Despite drastically tightening financial conditions, 'soft' survey data on US Manufacturing was expected to rise in October, but - as always - it was mixed:
Markit's Manufacturing PMI printed higher at 55.7 (marginally higher than September's 55.6 but below the October flash print of 55.9)
ISM Manufacturing Printed dramatically lower at 57.7 (well below expectations of 59.0 and down from September's 59.8)
It appears ISM is catching down to reality as 'hard' economic data continues to creep lower and disappoint:
ISM Manufacturing is at its weakest since April 2018...
ISM's unadjusted new orders tumbled to their weakest since Nov 2016...
While Markit's Prices Paid index is soaring, ISM's has been falling recently but prices bounced in October as Export Orders collapsed to weakest since Nov 2016...
So while ISM is a terribly dismal print, and respondents are downbeat - due to tariffs:
“Tariffs are causing inflation: increased costs of imports, increased cost of freight and increased domestic costs from suppliers who import.” (Chemical Products)
“While order intake remains steady, the pace has slowed since the first half the year. Instead of growing, the backlog is declining. We were processing orders at a high level; now they are at the point of status quo from late 2017. We are not concerned yet, but there is certainly trepidation about the future.” (Machinery)
“NAFTA 2.0/USMCA does nothing to help our company, as it does not address Section 232 tariffs.” (Plastics & Rubber Products)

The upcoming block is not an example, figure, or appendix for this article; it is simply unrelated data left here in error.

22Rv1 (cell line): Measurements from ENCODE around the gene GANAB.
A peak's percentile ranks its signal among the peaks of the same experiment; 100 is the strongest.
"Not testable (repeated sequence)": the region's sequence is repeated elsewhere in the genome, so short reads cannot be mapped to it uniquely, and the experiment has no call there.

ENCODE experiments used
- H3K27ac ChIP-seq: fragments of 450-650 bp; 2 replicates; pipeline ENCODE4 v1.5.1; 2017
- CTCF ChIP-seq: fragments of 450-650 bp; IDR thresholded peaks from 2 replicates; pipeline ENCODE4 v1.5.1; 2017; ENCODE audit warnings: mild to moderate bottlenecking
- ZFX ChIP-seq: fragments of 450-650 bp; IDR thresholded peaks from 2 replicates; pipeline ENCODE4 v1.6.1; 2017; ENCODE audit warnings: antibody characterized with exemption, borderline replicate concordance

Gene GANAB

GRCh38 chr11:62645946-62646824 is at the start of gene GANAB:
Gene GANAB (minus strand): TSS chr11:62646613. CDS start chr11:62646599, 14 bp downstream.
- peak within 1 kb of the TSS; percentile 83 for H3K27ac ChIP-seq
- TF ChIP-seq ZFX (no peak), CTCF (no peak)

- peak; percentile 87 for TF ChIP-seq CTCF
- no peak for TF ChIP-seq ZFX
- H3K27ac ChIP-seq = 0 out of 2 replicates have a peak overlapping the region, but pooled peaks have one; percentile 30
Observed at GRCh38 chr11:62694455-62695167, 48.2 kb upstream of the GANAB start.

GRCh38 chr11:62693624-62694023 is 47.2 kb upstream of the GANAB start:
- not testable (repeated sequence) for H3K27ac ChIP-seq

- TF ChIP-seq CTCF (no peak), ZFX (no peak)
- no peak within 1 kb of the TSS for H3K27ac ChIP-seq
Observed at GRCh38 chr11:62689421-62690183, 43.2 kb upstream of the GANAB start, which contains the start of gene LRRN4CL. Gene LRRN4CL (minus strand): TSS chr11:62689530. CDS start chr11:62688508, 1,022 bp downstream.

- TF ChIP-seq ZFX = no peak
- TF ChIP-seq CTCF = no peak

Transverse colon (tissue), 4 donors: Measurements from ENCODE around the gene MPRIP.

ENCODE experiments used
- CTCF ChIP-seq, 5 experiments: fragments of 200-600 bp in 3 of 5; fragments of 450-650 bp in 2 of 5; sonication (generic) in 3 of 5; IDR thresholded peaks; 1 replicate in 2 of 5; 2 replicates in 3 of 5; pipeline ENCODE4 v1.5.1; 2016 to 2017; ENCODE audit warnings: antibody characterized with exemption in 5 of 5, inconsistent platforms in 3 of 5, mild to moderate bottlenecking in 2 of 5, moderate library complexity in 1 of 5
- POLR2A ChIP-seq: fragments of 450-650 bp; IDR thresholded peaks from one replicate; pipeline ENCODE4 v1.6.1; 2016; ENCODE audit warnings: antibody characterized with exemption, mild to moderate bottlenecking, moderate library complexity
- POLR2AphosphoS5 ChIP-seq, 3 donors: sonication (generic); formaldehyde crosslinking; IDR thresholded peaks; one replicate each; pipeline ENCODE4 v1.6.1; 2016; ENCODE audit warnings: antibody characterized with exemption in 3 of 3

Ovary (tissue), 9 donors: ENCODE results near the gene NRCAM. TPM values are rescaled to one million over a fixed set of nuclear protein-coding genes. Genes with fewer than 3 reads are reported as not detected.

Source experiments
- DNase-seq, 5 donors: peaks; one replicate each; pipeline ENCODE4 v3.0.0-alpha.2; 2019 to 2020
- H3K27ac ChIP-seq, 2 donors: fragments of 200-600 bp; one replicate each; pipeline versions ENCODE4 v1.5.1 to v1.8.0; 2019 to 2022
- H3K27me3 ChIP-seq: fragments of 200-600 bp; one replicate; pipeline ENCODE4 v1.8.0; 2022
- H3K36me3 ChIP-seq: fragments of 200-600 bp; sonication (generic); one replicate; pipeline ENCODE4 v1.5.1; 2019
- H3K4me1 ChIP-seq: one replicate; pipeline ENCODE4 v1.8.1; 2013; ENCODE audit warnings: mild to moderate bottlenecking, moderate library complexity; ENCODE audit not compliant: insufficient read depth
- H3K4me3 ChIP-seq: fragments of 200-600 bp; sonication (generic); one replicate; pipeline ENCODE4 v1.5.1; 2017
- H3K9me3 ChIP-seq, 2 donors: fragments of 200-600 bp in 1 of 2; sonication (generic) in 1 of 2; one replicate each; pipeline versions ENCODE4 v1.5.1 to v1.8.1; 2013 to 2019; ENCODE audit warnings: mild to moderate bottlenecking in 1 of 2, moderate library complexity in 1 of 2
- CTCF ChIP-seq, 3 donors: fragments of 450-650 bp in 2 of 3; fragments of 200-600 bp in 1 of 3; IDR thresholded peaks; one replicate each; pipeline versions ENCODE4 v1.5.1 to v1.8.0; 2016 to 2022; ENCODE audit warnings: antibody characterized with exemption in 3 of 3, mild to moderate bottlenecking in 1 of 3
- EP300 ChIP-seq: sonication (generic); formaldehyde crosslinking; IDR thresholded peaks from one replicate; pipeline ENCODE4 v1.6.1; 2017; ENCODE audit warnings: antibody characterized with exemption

“Mounting pressure due to pending tariffs. Bracing for delays in material from China — a rush of orders trying to race tariff implementation is flooding shipping and customs.” (Miscellaneous Manufacturing)
“Orders and shipments are strong right now. Backlog for Q4 and next year are way down."
Markit is ebullient...
Chris Williamson, Chief Business Economist at IHS Markit said:
"The manufacturing sector saw a strong start to the closing quarter of 2018, with new order inflows rising sharply and business optimism spiking higher in an encouraging sign that firms expect the good times to continue into 2019.
“The increasingly bullish mood was also reflected in one of the largest monthly increases in factory payroll numbers seen over the past seven years as firms grew capacity to meet rising workloads.
“The key area of concern remained tariffs, which were widely reported to have contributed to another month of stalled export sales and a steep rise in prices for many inputs. Average input prices rose at one of the sharpest rates seen over the past six years in October.
"In a clear sign that inflationary pressures are continuing to build, strong customer demand meant firms were often able to push cost increases through to selling prices.
Average prices charged for goods leaving the factory gate consequently jumped to one of the greatest extents seen since mid-2011.”
We suspect ISM is right on this one!!
When does the soft survey data catch down to tightening financial conditions?
Or the 'hard' economic data?